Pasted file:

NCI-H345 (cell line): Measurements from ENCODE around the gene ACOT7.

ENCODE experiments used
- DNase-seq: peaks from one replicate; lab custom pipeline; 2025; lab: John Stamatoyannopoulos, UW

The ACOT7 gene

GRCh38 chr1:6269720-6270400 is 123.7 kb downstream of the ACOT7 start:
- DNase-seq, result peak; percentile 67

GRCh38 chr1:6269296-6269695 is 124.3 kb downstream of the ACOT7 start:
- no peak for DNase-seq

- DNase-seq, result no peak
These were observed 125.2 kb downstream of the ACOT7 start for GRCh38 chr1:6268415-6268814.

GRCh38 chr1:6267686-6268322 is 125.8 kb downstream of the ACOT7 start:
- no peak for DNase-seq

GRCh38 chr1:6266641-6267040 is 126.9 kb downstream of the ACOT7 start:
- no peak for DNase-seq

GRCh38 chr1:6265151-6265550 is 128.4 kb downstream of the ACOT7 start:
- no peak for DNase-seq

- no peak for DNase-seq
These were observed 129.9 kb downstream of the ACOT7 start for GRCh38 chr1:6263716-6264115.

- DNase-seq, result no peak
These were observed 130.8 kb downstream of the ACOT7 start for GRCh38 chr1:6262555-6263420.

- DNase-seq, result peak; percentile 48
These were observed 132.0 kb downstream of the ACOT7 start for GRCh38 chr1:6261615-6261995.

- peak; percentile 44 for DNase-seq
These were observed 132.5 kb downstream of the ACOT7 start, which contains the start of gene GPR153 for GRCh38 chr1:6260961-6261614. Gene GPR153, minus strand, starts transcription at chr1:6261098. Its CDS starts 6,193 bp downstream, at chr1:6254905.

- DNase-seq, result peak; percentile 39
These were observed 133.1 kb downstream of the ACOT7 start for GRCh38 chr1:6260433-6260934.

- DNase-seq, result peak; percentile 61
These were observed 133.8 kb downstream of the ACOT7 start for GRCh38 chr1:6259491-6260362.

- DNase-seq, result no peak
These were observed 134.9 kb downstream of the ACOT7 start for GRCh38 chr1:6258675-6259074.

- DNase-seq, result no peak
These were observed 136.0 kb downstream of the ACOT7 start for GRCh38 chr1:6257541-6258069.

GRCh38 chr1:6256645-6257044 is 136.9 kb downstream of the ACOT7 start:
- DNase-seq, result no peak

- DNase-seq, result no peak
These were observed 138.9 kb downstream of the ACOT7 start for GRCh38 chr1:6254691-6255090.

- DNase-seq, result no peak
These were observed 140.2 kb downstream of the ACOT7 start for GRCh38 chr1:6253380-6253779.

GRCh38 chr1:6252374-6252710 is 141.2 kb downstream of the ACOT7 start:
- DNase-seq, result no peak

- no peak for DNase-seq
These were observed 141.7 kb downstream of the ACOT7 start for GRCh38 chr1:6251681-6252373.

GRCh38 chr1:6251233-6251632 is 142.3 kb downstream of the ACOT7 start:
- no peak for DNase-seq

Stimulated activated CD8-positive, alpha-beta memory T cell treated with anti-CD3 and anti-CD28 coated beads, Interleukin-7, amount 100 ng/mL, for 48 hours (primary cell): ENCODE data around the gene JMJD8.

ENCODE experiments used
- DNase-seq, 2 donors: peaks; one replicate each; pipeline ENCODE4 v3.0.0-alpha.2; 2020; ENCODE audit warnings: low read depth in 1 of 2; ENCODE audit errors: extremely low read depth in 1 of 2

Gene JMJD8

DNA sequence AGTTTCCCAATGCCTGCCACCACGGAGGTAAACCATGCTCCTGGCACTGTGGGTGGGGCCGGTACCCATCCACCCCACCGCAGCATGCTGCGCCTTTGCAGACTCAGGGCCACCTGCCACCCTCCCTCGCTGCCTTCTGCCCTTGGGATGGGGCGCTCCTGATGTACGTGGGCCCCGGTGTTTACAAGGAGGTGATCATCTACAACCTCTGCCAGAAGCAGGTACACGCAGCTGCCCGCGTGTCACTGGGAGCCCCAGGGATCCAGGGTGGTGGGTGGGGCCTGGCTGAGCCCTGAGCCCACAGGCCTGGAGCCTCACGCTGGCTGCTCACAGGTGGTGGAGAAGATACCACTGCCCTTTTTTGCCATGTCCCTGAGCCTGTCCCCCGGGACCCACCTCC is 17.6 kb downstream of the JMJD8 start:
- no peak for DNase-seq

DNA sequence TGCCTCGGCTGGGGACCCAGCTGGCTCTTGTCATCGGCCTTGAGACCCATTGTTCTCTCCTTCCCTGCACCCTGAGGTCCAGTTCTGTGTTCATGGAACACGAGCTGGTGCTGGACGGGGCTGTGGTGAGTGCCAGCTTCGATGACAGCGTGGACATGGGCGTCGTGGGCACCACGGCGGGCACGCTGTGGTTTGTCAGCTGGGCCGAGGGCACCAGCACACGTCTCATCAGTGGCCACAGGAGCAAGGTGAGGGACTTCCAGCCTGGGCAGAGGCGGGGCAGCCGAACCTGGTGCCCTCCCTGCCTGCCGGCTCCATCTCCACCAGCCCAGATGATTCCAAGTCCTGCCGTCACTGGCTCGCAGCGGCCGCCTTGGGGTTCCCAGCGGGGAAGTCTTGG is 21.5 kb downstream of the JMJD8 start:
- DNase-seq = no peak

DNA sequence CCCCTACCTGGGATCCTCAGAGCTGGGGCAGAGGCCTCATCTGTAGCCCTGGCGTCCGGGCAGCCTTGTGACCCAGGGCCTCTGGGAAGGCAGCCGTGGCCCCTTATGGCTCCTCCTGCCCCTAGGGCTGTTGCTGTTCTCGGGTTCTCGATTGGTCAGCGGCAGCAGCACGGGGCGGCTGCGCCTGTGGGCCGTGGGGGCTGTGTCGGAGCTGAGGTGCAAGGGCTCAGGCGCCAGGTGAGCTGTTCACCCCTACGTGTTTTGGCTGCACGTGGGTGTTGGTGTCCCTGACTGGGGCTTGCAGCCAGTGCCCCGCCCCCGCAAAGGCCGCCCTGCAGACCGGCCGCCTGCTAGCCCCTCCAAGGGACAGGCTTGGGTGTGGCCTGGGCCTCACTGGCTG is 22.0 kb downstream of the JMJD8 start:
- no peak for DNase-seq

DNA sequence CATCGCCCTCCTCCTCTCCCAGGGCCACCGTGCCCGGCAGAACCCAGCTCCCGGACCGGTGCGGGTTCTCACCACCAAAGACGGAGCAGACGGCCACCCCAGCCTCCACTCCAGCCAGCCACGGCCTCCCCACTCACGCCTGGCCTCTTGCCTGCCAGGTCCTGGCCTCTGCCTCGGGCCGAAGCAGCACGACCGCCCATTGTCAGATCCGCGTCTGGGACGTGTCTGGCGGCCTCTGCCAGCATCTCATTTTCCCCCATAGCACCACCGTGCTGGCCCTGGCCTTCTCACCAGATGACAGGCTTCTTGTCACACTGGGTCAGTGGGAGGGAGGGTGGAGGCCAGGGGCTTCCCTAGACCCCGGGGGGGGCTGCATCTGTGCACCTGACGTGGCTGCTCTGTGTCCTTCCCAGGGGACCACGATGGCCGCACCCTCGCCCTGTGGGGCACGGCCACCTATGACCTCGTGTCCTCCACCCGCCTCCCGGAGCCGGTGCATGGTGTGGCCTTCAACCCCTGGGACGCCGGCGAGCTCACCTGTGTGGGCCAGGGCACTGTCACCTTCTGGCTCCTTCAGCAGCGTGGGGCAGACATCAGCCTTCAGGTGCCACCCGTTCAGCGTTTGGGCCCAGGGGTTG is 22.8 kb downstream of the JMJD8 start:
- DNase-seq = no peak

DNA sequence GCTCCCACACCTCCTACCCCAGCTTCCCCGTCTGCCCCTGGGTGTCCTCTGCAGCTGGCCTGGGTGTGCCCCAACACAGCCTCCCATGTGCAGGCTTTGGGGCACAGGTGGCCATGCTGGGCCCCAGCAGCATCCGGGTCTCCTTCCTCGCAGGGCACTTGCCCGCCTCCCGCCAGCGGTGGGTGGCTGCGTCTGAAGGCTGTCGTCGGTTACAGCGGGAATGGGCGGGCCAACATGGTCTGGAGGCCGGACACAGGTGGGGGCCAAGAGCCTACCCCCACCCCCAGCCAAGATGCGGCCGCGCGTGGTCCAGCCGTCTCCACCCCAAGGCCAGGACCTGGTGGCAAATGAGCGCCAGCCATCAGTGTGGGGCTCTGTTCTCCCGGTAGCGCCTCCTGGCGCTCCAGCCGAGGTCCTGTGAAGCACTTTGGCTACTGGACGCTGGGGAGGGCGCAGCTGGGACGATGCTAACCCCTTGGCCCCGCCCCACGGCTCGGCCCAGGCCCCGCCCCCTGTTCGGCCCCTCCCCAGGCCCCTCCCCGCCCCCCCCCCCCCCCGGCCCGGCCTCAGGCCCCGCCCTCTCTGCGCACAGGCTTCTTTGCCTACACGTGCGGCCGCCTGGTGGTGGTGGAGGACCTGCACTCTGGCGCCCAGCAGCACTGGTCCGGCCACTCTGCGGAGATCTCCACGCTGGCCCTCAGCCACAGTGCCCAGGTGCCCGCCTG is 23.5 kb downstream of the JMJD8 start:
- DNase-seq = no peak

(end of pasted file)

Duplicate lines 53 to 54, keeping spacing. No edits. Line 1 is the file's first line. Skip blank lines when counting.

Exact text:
DNA sequence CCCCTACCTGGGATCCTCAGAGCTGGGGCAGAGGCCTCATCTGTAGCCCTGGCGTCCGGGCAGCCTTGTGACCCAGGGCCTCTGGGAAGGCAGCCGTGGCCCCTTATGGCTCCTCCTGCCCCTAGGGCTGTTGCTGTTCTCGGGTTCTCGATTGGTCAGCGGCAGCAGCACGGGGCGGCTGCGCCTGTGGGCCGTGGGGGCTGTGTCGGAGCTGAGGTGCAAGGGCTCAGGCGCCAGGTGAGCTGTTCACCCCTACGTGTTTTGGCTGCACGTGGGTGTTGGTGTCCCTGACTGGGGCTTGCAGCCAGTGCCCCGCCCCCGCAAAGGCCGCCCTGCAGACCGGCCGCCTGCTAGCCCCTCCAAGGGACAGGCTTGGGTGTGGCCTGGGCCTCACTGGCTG is 22.0 kb downstream of the JMJD8 start:
- no peak for DNase-seq